PAUL L. MERIDETH, JR. d/b/a PAUL L. MERIDETH PHOTOGRAPHY, Plaintiff,
CHICAGO TRIBUNE COMPANY, LLC, a Delaware limited liability company, and TRIBUNE INTERACTIVE, LLC, a Delaware limited liability company, collectively d/b/a CHICAGOTRIBUNE.COM; and DOE I through DOE III, Defendants.
MEMORANDUM OPINION AND ORDER
JAMES B. ZAGEL, District Judge.
Plaintiff, Paul L. Meredith Jr. d/b/a Paul Meredith Photography has brought this action for copyright infringement and violation of the Digital Millennial Copyright Act ("DMCA"), 17 U.S.C.A. § 1202, against Defendant, the Chicago Tribune Company, LLC and Tribune Interactive, LLC. Currently before the Court is Defendant's motion to dismiss Count II of the First Amended Complaint pursuant to Fed.R.Civ.P. 12(b)(6). For the following reasons, Defendant's motion is denied in part and granted in part without prejudice.
The complaint contains three counts, all of which involve Defendant's allegedly unauthorized use of photographs depicting the seminal Chicago author Studs Terkel that were taken by Plaintiff in 1992. Count II, the subject of Defendant's motion to dismiss, is brought pursuant to the DMCA.
It is undisputed that Plaintiff is the copyright holder of the photographs. In June 1995, Plaintiff made certain Terkel photographs (those at issue here) available for limited use by The New Press. According to the complaint, sometime in 2004 Plaintiff became aware that The New Press had distributed the photographs to various media outlets without Plaintiff's permission. Plaintiff filed a complaint against The New Press a year later, and the lawsuit reached a settlement a year after that. As part of the settlement, The New Press sent notice to various media outlets, including Defendant, "explaining that the [photographs] were owned by [Plaintiff] and that any further use could only be made of the [photographs] with [Plaintiff's] prior permission."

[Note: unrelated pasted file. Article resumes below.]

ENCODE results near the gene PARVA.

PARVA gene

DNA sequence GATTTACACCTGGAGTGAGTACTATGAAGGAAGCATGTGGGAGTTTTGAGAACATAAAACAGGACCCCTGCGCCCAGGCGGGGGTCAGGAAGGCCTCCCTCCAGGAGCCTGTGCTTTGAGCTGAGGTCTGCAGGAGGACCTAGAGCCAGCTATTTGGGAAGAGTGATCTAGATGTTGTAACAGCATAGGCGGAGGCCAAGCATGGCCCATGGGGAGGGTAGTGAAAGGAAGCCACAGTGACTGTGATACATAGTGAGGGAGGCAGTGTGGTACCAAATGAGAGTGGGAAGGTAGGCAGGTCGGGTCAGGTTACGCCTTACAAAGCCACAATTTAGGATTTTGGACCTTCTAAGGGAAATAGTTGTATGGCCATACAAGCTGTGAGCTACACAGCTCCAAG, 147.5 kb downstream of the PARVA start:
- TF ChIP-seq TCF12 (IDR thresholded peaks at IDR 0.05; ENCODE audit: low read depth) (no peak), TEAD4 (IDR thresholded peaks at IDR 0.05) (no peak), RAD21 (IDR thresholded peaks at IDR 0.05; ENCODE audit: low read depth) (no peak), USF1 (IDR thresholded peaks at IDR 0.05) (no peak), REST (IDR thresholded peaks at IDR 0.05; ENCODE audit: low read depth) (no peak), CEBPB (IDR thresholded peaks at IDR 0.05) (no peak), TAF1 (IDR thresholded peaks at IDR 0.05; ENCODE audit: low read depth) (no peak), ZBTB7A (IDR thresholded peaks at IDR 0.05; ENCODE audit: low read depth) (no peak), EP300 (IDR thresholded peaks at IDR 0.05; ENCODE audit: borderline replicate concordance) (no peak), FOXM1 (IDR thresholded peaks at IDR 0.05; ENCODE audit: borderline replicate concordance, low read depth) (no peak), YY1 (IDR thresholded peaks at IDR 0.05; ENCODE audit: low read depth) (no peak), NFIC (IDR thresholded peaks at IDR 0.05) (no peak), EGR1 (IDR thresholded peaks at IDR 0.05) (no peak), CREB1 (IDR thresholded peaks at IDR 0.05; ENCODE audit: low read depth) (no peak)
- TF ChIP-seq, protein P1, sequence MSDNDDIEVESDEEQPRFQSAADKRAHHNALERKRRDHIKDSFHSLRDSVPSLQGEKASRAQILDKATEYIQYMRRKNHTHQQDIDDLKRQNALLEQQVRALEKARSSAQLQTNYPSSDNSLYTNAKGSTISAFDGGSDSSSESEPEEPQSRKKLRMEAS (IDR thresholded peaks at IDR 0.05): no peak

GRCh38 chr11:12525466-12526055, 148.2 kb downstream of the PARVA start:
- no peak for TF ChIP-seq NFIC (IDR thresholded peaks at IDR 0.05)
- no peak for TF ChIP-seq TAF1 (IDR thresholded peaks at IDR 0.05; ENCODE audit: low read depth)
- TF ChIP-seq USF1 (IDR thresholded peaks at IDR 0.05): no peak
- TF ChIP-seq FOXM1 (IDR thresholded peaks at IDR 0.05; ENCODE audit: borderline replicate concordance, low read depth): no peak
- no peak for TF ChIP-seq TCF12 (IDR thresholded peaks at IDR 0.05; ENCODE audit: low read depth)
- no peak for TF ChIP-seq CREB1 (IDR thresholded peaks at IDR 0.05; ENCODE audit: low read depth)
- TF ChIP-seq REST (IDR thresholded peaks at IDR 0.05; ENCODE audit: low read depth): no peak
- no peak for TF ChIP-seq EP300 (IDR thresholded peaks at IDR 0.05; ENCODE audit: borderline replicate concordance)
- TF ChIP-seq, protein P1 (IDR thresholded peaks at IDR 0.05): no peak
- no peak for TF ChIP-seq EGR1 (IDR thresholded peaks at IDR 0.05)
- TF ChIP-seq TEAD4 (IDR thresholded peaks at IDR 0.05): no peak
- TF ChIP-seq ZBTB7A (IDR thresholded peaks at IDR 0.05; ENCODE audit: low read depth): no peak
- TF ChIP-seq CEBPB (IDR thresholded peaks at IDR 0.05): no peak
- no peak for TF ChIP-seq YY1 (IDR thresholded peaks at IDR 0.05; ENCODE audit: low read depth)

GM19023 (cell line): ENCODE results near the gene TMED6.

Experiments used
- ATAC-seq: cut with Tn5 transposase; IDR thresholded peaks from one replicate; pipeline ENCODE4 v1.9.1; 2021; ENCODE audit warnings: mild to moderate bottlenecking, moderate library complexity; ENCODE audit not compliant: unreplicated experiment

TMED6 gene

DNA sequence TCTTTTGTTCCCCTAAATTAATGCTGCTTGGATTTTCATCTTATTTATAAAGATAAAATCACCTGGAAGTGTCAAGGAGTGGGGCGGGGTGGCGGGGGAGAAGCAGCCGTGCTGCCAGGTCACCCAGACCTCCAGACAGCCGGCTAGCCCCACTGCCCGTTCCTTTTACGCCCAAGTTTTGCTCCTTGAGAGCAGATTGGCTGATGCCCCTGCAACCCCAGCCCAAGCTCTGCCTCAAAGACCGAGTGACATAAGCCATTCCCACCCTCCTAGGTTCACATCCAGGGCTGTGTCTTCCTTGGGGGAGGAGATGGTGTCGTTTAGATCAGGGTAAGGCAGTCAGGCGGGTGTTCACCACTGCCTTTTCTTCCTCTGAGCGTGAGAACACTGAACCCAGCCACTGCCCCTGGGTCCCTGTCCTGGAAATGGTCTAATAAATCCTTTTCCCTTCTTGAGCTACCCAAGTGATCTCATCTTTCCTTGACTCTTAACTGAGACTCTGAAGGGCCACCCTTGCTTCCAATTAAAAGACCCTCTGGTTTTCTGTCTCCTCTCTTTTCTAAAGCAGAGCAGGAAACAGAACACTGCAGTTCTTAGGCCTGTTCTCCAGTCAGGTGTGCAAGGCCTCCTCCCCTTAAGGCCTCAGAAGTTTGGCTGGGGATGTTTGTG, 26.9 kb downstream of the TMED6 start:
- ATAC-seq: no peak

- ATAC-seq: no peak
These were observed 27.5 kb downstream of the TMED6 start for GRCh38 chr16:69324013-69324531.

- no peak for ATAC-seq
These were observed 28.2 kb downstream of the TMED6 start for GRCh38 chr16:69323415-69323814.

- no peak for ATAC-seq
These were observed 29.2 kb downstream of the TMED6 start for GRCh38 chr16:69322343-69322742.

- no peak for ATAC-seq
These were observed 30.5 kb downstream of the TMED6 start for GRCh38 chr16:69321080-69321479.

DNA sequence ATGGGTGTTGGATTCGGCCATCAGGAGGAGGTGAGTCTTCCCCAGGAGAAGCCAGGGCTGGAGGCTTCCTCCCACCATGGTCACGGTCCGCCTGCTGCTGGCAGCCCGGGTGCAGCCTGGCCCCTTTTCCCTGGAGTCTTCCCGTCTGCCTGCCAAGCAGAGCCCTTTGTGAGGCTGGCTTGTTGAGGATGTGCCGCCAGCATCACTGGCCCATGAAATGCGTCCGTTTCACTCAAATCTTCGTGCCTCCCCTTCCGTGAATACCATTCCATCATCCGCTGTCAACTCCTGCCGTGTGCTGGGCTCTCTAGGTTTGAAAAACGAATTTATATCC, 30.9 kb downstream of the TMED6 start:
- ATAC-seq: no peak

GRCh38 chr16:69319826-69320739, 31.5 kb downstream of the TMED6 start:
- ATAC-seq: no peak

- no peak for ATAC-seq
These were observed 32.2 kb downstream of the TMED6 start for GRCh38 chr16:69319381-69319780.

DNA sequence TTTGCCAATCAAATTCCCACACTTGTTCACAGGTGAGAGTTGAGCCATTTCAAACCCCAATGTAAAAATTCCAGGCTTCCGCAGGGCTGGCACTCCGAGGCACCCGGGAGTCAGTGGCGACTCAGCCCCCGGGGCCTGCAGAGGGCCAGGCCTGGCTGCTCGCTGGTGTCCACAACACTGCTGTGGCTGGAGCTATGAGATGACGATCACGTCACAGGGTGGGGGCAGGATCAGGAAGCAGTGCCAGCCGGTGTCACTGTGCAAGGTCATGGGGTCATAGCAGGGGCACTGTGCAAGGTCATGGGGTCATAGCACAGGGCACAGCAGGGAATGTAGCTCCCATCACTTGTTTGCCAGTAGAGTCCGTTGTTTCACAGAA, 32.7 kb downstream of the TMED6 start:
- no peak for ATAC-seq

In or around May 2012, Plaintiff discovered that Defendant had used at least one of the photographs in a video montage paying tribute to Mr. Terkel that was published online. According to the complaint, captions accompanying the photograph attributed ownership of the photograph to Defendant. Plaintiff was not credited.
The DMCA protects the integrity of copyright management information ("CMI"). The statute defines CMI as "any of the following information conveyed in connection with copies... of a work, " and then lists several categories of such information, including the title and "other information identifying the work, " the author's name, and the copyright owner's name. See § 1202(c)(1)-(7).
Sections 1202(a) and 1202(b) of the statute prohibit the following:
(a) False copyright management information.-No person shall knowingly and with the intent to induce, enable, facilitate, or conceal infringement-
(1) provide copyright management information that is false, or
(2) distribute or import for distribution copyright management information that is false.
(b) Removal or alteration of copyright management information.-No person shall, without the authority of the copyright owner or the law-
(1) intentionally remove or alter any copyright management information,
(2) distribute or import for distribution copyright management information knowing that the copyright management information has been removed or altered without ...